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Washington Nationals’ Stephen Strasburg on his changeup; finding it in Spring Training...

Stephen Strasburg is still searching for his changeup this spring, but that’s how it always is in early Grapefruit League starts...

In his last full season of work in 2019, Stephen Strasburg held opposing hitters to a .140 AVG on his changeup, which he used to record 76 of 251 strikeouts on the season.

It’s one of the biggest weapons in his arsenal, but it’s one that takes the longest to come along as he tries to build up to the start of a season.

Strasburg spiked a couple in his first Grapefruit League outing of the year on Tuesday night, which was his first outing in competitive action since he underwent surgery to clear up the carpal tunnel neuritis which limited him to two starts and five innings of work in 2020’s 60-game COVID campaign.

“I think there is a history of just that’s the last thing that comes with him,” Nationals’ skipper Davey Martinez told reporters of the changeup once Strasburg’s 2021 debut was in the books.

The issue, Martinez said, is, “just finding that comfort zone, the release point of it, but other than that I thought he threw the ball well.”

Strasburg too was happy with the outing overall, while acknowledging that not everything is there right now, though he did try to work everything in his arsenal into his first start of the spring.

“Just throwing all the pitches,” Strasburg said of his approach to his initial outing. “I would say I was trying to throw more changeups, but again, it’s kind of you do this enough times that the changeup — command of that is the thing that comes last for some reason, so I’m just going to continue to work through it, and it will come eventually.”

Has Martinez, in his years as a player, coach, and now manager, noticed that sort of thing before, where a pitcher’s main or one of his main pitches isn’t there right away, or takes a little while coming around?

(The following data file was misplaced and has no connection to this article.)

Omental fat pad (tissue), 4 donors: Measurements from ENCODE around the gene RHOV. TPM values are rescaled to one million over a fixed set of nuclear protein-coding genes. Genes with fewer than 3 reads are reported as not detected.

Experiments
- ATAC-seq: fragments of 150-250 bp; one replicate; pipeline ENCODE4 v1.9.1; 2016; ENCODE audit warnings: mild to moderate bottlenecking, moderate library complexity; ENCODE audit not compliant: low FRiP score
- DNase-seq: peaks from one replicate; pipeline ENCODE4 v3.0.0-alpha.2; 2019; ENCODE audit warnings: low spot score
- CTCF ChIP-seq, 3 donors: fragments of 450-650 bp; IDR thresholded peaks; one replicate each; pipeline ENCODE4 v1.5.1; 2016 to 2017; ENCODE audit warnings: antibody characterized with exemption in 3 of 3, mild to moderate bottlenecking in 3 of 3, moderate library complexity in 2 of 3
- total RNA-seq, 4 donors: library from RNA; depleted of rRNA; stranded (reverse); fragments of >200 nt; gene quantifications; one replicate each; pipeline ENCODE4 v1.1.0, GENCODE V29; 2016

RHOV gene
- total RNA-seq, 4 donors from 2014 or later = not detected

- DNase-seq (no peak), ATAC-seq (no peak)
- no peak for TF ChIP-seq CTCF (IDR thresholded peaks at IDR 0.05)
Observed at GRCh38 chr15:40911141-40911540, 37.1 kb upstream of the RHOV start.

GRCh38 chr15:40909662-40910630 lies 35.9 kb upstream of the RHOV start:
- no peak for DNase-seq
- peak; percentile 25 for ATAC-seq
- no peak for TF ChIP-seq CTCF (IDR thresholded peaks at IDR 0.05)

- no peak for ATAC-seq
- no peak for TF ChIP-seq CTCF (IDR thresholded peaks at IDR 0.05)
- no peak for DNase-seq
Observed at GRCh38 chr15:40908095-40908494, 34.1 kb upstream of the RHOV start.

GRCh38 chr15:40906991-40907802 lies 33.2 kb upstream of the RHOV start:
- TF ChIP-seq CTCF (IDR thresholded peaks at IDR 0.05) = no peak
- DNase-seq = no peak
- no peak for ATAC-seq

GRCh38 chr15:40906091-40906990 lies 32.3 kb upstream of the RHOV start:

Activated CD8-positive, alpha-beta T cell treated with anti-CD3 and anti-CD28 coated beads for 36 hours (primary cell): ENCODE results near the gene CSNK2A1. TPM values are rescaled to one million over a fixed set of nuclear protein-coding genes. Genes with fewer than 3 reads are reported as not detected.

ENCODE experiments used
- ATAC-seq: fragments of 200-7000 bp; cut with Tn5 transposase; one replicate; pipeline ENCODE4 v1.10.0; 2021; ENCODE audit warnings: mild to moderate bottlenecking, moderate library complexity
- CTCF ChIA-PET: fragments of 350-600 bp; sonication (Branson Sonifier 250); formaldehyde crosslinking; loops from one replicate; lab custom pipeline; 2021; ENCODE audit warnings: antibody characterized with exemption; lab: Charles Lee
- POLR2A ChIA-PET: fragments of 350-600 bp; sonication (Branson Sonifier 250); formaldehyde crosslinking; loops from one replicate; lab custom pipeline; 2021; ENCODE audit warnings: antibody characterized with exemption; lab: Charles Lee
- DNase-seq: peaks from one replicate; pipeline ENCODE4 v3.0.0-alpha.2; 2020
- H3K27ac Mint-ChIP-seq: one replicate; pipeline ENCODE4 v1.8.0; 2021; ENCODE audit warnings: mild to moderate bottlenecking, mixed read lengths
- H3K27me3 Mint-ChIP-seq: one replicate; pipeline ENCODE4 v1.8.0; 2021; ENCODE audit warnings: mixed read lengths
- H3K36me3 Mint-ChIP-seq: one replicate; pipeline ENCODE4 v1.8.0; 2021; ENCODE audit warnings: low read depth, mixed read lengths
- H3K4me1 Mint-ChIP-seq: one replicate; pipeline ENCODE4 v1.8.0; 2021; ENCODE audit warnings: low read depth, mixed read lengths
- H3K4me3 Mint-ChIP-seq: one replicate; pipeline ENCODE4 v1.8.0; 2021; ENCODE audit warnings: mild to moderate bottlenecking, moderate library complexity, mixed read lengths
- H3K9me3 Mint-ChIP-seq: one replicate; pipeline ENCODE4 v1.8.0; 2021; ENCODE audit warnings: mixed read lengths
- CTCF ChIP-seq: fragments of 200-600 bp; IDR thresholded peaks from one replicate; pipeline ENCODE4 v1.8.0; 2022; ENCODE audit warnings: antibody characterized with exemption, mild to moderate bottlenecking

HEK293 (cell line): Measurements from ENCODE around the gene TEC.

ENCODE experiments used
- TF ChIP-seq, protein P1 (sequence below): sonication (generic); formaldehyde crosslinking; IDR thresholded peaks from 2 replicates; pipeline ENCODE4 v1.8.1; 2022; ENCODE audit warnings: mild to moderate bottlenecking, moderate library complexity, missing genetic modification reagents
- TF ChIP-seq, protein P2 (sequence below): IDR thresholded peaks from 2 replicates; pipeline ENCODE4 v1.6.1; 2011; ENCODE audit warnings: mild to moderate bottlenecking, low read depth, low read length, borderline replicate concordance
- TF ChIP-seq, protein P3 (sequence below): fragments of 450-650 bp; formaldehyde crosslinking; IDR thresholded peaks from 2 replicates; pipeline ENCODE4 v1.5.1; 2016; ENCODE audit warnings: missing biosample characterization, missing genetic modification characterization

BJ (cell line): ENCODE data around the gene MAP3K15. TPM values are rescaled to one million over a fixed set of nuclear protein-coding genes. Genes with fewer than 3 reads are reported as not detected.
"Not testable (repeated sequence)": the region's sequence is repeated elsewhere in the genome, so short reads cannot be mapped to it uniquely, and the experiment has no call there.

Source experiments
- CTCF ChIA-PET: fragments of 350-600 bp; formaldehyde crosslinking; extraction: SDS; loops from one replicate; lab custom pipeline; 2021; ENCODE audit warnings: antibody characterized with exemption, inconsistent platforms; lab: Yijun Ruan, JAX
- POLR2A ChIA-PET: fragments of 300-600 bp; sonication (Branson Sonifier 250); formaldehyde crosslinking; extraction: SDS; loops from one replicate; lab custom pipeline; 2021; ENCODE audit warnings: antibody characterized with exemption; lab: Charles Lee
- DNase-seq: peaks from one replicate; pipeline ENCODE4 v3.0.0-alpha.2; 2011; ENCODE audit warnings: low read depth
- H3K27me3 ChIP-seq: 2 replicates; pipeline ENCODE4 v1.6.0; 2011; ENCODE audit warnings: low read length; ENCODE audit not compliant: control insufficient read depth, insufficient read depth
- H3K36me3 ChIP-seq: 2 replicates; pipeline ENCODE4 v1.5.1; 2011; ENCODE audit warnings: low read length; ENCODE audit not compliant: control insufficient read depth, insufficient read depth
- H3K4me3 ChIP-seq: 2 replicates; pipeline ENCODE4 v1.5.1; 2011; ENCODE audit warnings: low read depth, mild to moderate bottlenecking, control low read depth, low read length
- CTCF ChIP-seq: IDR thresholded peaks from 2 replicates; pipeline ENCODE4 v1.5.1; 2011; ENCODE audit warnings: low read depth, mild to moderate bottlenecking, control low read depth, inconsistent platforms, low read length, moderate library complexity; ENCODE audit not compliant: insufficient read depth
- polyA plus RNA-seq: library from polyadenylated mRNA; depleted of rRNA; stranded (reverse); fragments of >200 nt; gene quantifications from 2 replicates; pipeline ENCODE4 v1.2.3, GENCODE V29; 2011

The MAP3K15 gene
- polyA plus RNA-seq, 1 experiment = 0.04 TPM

“There’s been some guys,” Martinez said, “that have had trouble — they’re curveball pitchers or slider pitchers — that had trouble in spring and it was probably one of their best pitches.

“And as they pitch more, they’ll start throwing it — get a better feel for it. The good thing is, his fastball, especially in the second inning, [Strasburg’s] fastball looked like it had a little life on it, a little jump at the end, so that was good.”

Strasburg offered some geographical, or maybe anemological explanations that might explain why his change comes along slowly.

“I don’t know. Honestly, it might be Florida,” he suggested. “I feel like it’s hard to get a good feel for it when it’s like you’re working out on the field and the wind is blowing it seems like 100 MPH one direction, and then like today, I was throwing into a straight crosswind, and it was like, ‘Yeah, it makes my changeup is really nasty.’

“But it’s like — at the same time — I don’t really feel confident about knowing where it’s going.

“I mean, I would just chalk it up to just reps. It’s a feel pitch, but at the same time I need to be aggressive with it, and it’s all about being aggressive with it at the right time in the delivery, and I think that’s just one thing where the game starts to slow down the more reps you get out there, and then you just — for me just naturally it starts to tighten up.”

If Florida is the problem, is there an ideal state for throwing his changeup?

“D.C.’s not a state, but that’s a pretty good place,” Strasburg said.